by Alex Dueben
Trina Robbins is known for many things over the course of her long career in comics. She was one of the “founding mommies” of the influential anthology Wimmen’s Comix, wrote a number of important nonfiction books about the history of comics, and edited books collecting the work of many influential cartoonists. She’s also not slowing down. Robbins has multiple books coming out this year including Babes in Arms, a collection she edited of World War II era comics from four women cartoonists, and A Minyan Yidn, an adaptation of a book written by her father.
Most recently, Robbins announced a new release for Dope, an adaptation of the Sax Rohmer novel that Robbins wrote and drew between 1981 and 1983 for Eclipse and Eclipse Monthly. The book has never been collected and is being published by IDW’s It’s Alive imprint with a kickstarter (Robbins’ first) for an edition of the book. Just back from the San Diego Comic-Con, Robbins spoke about Dope, Eclipse Comics, what Wonder Woman meant to her, and the process of adapting her father’s book.
Dueben: How do you describe Dope?
Robbins: It’s a comic adaptation of a very pulpy novel from 1919 by the very well known pulp writer Sax Rohmer. It’s intriguing because it’s about drugs, it’s about opium, it’s also about cocaine and veronal. It’s about the drug underworld of the early 20th Century and opium dens and there’s so much in it. Drew describes it very well in the kickstarter. He says something like a beautiful actress becomes addicted to drugs in the underworld of London in the early 20th century.
Alex Dueben: What made you interested in adapting Dope to comics?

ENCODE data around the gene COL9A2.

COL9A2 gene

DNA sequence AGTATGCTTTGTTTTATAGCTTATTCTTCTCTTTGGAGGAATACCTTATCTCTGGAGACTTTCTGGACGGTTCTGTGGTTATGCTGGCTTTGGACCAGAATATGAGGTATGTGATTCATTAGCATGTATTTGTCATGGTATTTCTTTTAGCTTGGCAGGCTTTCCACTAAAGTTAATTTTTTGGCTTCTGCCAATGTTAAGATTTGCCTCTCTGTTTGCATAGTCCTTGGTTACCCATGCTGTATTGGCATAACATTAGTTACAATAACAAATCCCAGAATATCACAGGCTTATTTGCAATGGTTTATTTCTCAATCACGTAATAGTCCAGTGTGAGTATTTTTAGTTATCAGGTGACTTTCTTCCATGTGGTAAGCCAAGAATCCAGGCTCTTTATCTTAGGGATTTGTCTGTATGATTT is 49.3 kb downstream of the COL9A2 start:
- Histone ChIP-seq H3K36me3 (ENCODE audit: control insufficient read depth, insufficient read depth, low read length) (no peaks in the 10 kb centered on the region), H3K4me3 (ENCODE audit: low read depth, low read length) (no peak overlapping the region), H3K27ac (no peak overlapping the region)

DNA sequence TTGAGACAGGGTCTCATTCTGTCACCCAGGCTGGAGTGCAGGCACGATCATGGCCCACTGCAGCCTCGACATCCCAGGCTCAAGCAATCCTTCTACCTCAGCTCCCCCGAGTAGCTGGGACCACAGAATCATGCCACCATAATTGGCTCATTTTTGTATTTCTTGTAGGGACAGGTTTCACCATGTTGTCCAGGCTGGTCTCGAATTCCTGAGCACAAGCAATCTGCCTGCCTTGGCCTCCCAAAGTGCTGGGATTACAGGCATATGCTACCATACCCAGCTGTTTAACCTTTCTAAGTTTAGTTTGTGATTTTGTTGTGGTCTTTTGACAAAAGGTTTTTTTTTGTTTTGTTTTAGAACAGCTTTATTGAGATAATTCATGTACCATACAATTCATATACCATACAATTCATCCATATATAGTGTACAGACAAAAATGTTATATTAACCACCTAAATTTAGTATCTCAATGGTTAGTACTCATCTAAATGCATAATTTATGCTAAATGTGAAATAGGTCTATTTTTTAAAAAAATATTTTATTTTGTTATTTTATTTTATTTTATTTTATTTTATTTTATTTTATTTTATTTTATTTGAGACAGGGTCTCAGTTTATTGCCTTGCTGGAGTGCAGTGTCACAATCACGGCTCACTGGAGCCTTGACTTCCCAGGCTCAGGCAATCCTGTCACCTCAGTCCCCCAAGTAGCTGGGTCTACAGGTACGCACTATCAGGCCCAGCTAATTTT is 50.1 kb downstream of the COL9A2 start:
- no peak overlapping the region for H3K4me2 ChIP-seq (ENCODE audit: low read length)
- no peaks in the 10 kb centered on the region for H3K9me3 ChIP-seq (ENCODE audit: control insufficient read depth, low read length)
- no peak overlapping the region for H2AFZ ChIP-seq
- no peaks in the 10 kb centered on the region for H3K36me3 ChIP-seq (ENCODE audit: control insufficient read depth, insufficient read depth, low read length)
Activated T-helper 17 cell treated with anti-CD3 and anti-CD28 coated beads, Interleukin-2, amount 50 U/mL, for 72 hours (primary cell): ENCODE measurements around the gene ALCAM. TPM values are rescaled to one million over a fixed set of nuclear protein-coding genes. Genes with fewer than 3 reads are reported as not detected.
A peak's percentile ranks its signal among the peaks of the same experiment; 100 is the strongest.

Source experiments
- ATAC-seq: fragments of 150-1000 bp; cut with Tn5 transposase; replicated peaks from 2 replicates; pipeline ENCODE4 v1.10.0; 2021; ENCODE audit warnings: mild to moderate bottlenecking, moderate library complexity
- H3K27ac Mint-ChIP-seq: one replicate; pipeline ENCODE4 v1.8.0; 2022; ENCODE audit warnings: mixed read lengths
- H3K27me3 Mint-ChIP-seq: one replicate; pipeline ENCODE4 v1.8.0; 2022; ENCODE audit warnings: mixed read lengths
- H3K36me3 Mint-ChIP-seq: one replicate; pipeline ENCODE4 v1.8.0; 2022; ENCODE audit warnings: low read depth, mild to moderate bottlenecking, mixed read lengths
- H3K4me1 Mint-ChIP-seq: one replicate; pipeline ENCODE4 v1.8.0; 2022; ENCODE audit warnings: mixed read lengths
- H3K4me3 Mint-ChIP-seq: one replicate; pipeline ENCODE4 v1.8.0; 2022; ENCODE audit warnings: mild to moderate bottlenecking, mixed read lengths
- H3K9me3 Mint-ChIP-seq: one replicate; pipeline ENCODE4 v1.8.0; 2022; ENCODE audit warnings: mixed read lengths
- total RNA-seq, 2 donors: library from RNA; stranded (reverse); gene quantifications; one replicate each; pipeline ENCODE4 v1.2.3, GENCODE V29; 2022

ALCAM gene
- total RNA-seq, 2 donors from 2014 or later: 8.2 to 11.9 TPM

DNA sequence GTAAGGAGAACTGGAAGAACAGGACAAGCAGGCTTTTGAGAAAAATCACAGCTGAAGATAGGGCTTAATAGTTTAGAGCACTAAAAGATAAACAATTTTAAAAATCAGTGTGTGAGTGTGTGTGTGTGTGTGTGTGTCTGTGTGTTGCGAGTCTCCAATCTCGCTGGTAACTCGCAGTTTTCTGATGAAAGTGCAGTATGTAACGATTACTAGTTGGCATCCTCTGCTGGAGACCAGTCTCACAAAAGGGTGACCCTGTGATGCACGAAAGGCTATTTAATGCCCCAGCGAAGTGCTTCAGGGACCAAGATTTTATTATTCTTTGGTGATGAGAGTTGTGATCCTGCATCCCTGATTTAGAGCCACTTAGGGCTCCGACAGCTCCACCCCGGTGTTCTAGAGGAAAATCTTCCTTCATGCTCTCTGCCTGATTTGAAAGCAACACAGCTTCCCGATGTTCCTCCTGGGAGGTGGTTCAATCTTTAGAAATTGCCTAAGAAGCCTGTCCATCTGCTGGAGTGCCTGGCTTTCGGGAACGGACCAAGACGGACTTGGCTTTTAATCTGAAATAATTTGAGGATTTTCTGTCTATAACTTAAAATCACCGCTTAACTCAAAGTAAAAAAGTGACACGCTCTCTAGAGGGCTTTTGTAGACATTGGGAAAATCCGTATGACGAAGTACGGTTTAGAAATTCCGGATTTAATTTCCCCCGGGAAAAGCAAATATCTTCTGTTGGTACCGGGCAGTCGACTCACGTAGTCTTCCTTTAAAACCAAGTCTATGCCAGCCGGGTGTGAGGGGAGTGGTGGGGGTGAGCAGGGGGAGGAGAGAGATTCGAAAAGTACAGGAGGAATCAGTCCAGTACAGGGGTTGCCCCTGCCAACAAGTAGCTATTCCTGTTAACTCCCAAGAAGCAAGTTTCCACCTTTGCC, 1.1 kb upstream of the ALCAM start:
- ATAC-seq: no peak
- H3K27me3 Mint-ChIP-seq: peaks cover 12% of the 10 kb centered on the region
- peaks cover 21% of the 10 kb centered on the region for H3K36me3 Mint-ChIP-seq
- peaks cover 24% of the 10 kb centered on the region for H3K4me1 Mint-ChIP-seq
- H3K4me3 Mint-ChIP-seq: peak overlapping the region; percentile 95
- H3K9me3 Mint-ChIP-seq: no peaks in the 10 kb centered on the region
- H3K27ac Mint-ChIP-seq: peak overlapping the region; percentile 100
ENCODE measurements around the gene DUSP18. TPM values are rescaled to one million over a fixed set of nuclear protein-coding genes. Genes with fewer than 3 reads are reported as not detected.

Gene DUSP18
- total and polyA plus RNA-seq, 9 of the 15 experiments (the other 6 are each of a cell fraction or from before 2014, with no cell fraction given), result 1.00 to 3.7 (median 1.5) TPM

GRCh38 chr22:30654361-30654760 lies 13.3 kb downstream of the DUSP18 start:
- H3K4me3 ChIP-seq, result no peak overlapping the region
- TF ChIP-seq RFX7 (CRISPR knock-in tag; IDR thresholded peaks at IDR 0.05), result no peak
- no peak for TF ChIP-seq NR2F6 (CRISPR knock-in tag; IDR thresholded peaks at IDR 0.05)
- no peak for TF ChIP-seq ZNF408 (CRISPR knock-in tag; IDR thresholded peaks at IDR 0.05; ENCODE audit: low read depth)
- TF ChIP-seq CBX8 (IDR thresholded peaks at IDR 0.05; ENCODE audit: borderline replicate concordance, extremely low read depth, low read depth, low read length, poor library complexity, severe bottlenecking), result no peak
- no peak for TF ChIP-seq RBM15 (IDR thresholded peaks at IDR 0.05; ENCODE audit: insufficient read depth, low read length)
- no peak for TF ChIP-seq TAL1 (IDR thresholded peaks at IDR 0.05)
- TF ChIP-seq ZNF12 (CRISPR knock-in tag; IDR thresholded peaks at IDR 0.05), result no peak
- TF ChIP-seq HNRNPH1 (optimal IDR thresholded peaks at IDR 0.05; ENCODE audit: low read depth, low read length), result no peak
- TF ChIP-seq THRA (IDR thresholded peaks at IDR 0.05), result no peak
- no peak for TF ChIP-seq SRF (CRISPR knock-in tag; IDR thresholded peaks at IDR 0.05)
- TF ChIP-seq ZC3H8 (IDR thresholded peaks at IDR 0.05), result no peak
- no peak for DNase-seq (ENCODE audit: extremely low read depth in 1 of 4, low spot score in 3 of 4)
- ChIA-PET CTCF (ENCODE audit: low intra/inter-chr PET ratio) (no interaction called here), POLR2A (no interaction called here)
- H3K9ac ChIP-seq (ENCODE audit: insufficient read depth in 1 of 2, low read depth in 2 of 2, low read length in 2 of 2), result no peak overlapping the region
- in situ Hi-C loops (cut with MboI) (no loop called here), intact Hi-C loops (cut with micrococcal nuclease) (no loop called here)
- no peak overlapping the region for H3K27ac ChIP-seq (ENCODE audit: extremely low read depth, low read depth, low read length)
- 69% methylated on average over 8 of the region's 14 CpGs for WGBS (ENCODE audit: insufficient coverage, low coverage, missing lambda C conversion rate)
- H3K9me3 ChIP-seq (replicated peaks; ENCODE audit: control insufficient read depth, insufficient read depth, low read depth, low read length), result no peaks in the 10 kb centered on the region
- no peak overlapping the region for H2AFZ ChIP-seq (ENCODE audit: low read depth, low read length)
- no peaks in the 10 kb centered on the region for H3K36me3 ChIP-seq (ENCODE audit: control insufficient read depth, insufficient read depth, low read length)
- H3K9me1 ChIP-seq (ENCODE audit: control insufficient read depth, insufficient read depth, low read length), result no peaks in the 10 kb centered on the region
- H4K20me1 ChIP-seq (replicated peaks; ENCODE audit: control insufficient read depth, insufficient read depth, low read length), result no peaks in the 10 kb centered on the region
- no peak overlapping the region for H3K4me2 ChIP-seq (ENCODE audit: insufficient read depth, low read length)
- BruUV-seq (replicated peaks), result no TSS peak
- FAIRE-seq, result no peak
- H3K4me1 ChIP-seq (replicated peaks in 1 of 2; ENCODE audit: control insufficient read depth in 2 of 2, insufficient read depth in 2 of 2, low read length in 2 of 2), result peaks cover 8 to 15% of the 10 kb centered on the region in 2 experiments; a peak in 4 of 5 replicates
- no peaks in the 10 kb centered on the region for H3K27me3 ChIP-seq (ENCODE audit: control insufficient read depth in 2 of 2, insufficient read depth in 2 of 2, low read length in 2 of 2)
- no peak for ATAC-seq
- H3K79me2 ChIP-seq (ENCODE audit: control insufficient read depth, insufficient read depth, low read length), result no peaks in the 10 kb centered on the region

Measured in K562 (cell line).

Trina Robbins: This goes back to 1970 or 1971. There was a science fiction and fantasy bookstore in San Francisco and they were closing and so they had a huge sale where everything was one dollar. I knew who Sax Rohmer was. He was a great pulpy writer in the early 20th Century who wrote the Fu Manchu series. I saw this book in huge letters: DOPE by Sax Rohmer and it was only a dollar so I bought it. When I finally read it I thought, this would make such a great comic. Then Eclipse invited me into Eclipse Magazine and I thought, all right, I’ll serialize Dope.
Dueben: I only know Sax Rohmer as the writer of Fu Manchu but the racial politics of the book is fraught and I’m sure you were very conscious of that.
Robbins: I talk about that in the introduction, believe me. It has to be written about. When people talk about the racism in older books they have to think about the context and the fact that racism simply existed in those days and nobody questioned it. You can’t do a book like Dope without the racism that’s in it. I don’t give away too much but the Chinese character Sin Sin Wa is definitely a criminal–he has an opium den. His way of talking and acting seems very stereotypical of that period of how they stereotyped Chinese people, except that he is not what he seems.
I’m a fan of World War II comics and the way that those comics treated Asians is just completely bizarre. The Japanese are drawn as inhuman monsters with coke bottle glasses and huge buck teeth and sometimes even fangs and claws. The Chinese people are also drawn very stereotypically except because they were on our side, they look nicer. But both the Chinese and Japanese are colored yellow. Yellow! There were these racist stereotypes that existed in those days and you have to deal with it.
Dueben: You serialized Dope in Eclipse Magazine and Eclipse Monthly over a couple years. You did a few projects with Eclipse over the years.
Robbins: They were great. They were really inclusive and they were willing to take chances. I have nothing but the fondest feelings towards Cat [Yronwode] and Dean [Mullaney]. I worked with Dean later. He was my editor when I did the collected Miss Fury and he did a gorgeous job on that book.